Treating hemorrhoids while pregnant:  How can you get rid of hemorrhoids while pregnant?

You can follow these remedies to treat hemorrhoids during pregnancy:

  • Use cold by applying an ice pack with a soft covering to the affected area several times a day. Cold therapy helps in reducing the swelling and discomfort
  • You can use heat to relieve yourself. It can be done by soaking your bottom in a tub of warm water for 10 to 15 minutes a few times each day
  • You can also use cold and heat in succession as alternate therapy. First use cold then warm treatments, and repeat
  • Place baking soda (wet or dry) on the area to reduce itching
  • Keep yourself clean. Clean the affected area gently but thoroughly after each bowel movement. Use soft, unscented toilet tissue, which is less irritating than other varieties. Many women find it more comfortable to use unscented wipes rather than toilet tissue. You can also buy wipes moistened with witch hazel, specifically for treating hemorrhoids
  • You may consult your healthcare provider about medication. Your provider may recommend a topical anaesthetic or medicated suppository that's safe to use during pregnancy. Many hemorrhoid relief products are available, but ask your provider before trying one.

More: Bleeding Hemorrhoids (Piles): Why Do Hemorrhoids Bleed For Many Weeks?

More: Medicines for Hemorrhoids

What causes haemorrhoids after pregnancy?

Postpartum haemorrhoids are complications experienced by many women. In such cases, hemorrhoids develop after childbirth. Haemorrhoids are the swollen veins in the rectal area. They appear as a lump having an unusual swelling together as a single mass. They cause extreme itching and can be very painful. They may also cause rectal bleeding when you experience bowel movements.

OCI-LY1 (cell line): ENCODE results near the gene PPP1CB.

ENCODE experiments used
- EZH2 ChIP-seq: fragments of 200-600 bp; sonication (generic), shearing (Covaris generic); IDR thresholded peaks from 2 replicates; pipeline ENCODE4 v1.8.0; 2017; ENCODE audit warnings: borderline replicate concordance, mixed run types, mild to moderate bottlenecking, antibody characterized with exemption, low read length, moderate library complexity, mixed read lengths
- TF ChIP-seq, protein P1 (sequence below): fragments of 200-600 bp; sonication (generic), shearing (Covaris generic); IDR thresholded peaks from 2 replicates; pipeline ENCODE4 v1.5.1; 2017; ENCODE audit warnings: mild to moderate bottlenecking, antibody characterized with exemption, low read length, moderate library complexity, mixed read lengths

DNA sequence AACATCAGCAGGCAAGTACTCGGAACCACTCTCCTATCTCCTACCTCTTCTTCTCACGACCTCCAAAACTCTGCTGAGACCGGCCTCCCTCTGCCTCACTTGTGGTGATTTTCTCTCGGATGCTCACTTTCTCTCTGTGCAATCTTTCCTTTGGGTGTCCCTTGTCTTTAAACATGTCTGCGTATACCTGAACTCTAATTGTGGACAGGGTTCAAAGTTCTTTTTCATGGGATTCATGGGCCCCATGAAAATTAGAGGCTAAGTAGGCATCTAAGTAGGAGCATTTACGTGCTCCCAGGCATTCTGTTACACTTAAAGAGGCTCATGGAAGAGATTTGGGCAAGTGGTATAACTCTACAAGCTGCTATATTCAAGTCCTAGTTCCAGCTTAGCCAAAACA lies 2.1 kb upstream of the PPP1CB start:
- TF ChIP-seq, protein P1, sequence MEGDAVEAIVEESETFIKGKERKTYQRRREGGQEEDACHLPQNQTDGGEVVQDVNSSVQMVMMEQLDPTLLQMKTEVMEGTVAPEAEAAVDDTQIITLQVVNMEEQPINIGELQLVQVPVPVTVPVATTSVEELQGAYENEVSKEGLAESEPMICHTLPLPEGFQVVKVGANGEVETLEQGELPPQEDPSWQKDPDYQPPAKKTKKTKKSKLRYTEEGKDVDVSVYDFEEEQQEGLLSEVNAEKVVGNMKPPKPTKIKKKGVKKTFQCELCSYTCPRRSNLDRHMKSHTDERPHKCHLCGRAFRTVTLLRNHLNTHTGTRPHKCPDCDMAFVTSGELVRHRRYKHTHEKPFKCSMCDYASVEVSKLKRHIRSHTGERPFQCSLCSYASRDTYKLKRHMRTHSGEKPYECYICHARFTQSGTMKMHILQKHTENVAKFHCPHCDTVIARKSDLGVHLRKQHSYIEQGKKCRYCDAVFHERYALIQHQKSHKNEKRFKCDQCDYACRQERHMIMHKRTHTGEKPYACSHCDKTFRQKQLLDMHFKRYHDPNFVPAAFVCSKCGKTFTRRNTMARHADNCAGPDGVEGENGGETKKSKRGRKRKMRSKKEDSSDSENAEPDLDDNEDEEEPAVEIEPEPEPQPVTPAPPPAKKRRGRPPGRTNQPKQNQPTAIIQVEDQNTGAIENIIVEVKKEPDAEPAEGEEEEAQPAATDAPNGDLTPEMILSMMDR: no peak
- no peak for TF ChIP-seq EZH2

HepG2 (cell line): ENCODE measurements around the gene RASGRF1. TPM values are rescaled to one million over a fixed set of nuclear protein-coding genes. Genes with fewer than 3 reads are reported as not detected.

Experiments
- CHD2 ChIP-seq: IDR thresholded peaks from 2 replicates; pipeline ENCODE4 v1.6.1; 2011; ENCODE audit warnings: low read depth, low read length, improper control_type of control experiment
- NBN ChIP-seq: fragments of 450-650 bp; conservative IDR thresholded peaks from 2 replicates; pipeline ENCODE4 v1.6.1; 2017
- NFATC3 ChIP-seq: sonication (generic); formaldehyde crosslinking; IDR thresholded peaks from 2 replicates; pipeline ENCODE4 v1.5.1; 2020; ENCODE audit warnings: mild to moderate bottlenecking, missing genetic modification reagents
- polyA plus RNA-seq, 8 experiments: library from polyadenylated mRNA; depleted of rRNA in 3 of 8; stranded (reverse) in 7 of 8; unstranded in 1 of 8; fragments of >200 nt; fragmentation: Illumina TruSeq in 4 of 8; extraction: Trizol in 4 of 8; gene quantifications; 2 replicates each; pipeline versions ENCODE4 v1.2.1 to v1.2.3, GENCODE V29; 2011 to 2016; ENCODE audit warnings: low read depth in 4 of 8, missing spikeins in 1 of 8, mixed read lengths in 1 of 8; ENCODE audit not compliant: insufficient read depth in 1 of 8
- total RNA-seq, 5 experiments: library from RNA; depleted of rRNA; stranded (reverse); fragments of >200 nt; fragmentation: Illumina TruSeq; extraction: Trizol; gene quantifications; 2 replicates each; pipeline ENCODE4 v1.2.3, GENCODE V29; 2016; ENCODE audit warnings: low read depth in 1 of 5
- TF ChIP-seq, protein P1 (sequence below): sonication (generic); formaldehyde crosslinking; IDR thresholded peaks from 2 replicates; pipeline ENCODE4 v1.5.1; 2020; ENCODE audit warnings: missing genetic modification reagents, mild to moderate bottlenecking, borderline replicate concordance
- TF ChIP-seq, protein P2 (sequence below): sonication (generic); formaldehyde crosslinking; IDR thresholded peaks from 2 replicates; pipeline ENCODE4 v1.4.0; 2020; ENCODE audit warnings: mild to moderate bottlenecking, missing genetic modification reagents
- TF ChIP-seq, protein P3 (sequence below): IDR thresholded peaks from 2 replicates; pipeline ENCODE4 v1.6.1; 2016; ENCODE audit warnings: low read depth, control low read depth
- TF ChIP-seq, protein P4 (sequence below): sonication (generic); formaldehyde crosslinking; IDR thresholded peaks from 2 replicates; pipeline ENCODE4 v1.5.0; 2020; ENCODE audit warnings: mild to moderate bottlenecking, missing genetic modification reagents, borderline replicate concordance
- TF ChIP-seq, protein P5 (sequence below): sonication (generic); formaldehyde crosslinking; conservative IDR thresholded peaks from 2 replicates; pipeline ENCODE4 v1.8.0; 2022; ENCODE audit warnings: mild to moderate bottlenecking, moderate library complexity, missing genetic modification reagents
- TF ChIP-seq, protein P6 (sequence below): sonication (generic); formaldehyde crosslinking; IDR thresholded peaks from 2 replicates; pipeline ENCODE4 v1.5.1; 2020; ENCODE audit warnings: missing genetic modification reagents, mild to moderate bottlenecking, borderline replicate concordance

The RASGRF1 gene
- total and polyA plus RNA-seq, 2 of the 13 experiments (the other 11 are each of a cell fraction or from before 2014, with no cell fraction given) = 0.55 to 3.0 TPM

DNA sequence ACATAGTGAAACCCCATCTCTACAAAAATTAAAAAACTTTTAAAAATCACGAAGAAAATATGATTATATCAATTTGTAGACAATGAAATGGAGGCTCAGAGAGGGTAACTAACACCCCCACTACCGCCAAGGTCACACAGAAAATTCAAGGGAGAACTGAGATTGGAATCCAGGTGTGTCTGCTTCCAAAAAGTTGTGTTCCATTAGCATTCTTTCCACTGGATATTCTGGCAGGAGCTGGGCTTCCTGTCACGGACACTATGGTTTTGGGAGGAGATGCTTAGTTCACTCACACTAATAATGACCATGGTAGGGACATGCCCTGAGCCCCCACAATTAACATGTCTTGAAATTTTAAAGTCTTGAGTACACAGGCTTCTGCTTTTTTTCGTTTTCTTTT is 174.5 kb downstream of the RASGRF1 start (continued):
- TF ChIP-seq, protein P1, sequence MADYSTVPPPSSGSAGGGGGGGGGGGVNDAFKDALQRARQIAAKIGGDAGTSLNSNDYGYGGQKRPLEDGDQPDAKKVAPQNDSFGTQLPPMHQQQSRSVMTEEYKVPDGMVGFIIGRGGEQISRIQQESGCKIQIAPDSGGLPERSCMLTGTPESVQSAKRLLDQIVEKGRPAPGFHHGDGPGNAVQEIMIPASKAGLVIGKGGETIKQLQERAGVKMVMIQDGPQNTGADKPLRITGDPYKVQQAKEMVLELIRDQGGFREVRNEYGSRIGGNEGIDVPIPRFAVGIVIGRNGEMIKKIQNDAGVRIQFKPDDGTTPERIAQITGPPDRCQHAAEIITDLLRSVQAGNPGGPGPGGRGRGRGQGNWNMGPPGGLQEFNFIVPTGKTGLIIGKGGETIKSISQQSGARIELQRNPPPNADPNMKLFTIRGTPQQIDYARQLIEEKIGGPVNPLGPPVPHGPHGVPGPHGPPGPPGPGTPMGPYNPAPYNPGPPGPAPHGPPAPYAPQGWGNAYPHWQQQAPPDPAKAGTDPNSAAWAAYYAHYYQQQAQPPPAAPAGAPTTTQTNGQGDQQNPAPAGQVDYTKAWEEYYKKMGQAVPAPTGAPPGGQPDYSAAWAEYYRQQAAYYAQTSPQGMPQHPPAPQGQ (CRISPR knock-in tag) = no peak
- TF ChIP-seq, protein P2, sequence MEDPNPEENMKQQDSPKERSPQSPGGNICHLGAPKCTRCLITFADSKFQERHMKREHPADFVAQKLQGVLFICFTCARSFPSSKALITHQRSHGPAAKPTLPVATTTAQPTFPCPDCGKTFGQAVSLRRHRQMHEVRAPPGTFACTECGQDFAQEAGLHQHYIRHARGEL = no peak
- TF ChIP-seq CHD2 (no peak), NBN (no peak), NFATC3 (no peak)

Generally, haemorrhoids developed during pregnancy go after delivery but sometimes they may persist for a longer time even after the baby is delivered. It is estimated that around quarter of women who have haemorrhoids during pregnancy have them postpartum too.

You can get haemorrhoids after pregnancy due to various reasons:

  • During pregnancy, there is an increase in progesterone in the body which relaxes the vein walls and leads to swelling of these veins easily
  • Progesterone is also responsible for constipation since it slows down the intestinal tract
  • During constipation, you tend to strain during a hard bowel movement. This straining can cause or worsen piles after pregnancy
  • As the size of the uterus grows, the pelvic veins and inferior vena cava are pressurised. Inferior vena cava is a large vein that gets blood from the lower portion of our body. The veins below the uterus are put under pressure and get enlarged
  • Haemorrhoids can also be developed due to extreme pushing at the time of delivery

Shahid Iquebal

Shahid is a pharmacologist with masters in pharmaceutical sciences and pharmacology. In the past, he worked for Maxinov Healthcare Research Division and R.P Biotech. At DiseaseFix, he is a content guide and writer. He is also associated as a researcher with Integrated Resources Pvt Ltd. currently. Shahid’s areas of interests include cellular and molecular pharmacology, pre-clinical screening, and systemic and clinical Pharmacology.